9. The killer opening credits
The opening titles for Halt and Catch Fire are directed by Patrick Clair, of Elastic, the same company behind some of the best credits of modern TV, from Game of Thrones and True Detective to Daredevil and The Night Manager.
10. It keeps getting better
From Mr Robot to True Detective, it’s not uncommon for fantastic TV shows to have underwhelming second or third seasons, but Halt and Catch Fire does something far more impressive: it understands where it could potentially go wrong and isn’t afraid to troubleshoot it. After Season 1, rather than follow the Don Draper model and attempt to clone Mad Men’s success, creators Chris Rogers and Chris Cantwell re-calibrated their drama’s essential components, giving Donna and Cameron the spotlight instead. Season 3, meanwhile, uses the internet’s coming-of-age to delve into the maturing bonds between its own revolutionary forces. Just the sight of them sitting around a table talking is a thrill. Season 4 sees the early days of web browsers and search engines threaten to drive them apart, even as personal tragedies bind them together. The result isn’t just a show that’s smart and unafraid to do its own thing – it’s a show that keeps on getting better with every episode.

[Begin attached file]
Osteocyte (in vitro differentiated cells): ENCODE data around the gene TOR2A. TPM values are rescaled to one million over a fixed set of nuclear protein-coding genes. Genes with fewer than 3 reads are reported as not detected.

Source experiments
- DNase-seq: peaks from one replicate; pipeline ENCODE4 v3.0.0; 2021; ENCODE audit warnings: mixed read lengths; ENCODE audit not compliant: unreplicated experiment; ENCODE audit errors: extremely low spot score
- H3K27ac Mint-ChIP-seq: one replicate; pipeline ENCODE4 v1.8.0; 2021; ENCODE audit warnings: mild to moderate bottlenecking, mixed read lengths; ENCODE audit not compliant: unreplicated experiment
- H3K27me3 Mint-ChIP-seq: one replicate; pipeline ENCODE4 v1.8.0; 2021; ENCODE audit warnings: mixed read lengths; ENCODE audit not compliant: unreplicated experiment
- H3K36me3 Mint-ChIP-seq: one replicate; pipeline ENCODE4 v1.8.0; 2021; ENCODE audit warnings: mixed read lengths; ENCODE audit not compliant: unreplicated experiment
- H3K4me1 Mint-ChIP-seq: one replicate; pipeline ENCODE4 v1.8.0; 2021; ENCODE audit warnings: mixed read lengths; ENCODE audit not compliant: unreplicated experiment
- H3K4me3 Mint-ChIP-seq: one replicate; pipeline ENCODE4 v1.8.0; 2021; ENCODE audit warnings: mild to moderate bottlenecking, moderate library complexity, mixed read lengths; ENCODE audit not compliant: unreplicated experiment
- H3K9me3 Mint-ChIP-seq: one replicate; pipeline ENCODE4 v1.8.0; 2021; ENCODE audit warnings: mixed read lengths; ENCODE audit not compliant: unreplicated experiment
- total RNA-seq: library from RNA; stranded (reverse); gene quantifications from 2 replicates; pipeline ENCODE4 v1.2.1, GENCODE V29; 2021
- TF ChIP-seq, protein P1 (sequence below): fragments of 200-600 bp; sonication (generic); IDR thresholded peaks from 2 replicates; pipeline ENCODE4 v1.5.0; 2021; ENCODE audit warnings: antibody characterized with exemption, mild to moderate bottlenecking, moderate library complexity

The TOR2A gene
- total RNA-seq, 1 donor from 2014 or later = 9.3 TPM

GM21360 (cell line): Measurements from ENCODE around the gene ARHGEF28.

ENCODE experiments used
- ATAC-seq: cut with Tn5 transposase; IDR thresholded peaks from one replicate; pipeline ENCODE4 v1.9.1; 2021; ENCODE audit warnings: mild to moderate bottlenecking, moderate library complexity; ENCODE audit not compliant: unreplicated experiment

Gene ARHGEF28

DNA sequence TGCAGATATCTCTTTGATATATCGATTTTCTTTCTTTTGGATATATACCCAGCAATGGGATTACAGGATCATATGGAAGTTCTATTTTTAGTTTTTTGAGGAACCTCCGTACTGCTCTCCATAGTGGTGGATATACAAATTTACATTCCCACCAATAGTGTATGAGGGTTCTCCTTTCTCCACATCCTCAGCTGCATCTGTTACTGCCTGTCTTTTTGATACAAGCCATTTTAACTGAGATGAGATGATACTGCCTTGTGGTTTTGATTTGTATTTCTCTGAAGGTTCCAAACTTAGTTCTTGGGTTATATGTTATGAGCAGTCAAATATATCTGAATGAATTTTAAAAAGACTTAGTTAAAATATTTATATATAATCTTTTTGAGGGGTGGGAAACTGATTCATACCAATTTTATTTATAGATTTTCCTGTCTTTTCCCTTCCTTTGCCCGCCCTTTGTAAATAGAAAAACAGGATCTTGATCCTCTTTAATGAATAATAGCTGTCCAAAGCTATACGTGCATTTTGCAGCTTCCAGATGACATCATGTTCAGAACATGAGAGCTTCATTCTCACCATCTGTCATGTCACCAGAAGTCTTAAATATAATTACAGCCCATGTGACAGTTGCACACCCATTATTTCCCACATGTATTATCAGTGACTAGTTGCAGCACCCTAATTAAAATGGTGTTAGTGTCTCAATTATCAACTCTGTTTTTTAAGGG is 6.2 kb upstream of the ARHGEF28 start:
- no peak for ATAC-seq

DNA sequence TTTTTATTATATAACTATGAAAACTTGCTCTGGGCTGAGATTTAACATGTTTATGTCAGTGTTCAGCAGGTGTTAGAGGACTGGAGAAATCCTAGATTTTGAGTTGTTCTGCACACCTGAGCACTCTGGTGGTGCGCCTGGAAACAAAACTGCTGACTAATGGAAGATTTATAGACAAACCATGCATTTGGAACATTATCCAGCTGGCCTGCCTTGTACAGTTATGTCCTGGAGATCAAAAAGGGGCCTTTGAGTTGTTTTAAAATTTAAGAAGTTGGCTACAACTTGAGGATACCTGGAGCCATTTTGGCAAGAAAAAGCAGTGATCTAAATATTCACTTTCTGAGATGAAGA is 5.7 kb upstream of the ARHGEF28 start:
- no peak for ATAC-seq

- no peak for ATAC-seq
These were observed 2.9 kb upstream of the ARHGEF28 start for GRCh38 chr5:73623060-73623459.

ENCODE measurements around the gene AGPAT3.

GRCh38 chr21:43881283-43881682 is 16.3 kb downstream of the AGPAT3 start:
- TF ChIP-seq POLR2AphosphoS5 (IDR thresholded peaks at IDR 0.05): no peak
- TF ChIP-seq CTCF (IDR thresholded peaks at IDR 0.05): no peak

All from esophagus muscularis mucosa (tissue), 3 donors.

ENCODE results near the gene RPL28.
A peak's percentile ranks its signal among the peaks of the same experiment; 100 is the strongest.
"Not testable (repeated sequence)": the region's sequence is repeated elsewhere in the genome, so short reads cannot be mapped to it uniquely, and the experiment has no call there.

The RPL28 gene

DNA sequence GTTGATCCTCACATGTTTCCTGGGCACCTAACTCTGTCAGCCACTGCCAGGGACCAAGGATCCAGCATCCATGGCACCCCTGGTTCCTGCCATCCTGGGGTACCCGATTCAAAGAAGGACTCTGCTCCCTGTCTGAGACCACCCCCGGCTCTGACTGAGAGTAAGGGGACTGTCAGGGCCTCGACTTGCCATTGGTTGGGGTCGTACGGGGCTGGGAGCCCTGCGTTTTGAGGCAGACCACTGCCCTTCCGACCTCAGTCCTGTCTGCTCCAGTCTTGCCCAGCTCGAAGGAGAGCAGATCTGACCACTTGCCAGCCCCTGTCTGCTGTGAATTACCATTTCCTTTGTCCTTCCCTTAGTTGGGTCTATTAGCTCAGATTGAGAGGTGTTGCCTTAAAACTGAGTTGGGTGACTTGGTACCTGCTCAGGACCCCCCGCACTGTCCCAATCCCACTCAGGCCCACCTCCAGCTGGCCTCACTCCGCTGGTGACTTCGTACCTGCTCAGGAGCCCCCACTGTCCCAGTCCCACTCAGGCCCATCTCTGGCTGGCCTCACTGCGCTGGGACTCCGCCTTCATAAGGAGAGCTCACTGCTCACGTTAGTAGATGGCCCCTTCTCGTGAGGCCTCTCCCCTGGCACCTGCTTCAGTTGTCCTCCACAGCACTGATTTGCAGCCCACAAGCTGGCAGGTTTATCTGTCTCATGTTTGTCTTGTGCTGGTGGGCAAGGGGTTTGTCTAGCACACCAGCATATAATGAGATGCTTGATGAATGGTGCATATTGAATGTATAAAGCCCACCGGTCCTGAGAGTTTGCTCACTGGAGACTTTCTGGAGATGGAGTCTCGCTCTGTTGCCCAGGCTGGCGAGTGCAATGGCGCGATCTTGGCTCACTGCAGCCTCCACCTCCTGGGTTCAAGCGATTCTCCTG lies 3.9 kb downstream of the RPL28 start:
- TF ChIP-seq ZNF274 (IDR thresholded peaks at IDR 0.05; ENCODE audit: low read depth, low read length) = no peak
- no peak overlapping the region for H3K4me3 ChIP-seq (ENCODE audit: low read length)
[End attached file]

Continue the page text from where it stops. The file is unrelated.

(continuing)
11. It’s leaving this week
Poignant and profound in its tender exploration of failure and success, and of how technology can help people express who they really are, this is one of the timeliest and most insightful TV dramas around. Don’t miss a chance to catch it – and wonder what a fifth season would’ve said about the impact of social media decades later.